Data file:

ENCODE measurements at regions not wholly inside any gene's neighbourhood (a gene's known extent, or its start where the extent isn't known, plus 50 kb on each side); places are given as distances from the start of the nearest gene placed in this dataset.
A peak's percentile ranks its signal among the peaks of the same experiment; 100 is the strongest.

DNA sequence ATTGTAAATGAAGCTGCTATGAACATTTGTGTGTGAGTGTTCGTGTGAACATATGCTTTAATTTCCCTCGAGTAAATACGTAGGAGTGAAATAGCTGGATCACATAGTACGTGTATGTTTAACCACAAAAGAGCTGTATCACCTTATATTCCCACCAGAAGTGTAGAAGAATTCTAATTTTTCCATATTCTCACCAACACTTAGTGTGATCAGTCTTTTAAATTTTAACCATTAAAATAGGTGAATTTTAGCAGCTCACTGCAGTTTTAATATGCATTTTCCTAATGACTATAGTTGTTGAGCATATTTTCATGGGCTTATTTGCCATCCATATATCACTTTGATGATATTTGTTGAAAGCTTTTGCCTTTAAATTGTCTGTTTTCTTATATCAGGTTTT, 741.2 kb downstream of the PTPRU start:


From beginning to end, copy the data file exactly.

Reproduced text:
ENCODE measurements at regions not wholly inside any gene's neighbourhood (a gene's known extent, or its start where the extent isn't known, plus 50 kb on each side); places are given as distances from the start of the nearest gene placed in this dataset.
A peak's percentile ranks its signal among the peaks of the same experiment; 100 is the strongest.

DNA sequence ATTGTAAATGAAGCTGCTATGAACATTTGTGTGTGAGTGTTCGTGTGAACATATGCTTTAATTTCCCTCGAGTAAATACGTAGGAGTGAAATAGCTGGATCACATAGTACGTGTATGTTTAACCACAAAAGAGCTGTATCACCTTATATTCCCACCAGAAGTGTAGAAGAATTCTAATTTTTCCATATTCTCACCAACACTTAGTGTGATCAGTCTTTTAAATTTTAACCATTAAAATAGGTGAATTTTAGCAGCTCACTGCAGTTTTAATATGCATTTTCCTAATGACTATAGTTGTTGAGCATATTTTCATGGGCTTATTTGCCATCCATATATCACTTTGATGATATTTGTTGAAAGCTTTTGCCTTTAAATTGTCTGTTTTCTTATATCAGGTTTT, 741.2 kb downstream of the PTPRU start: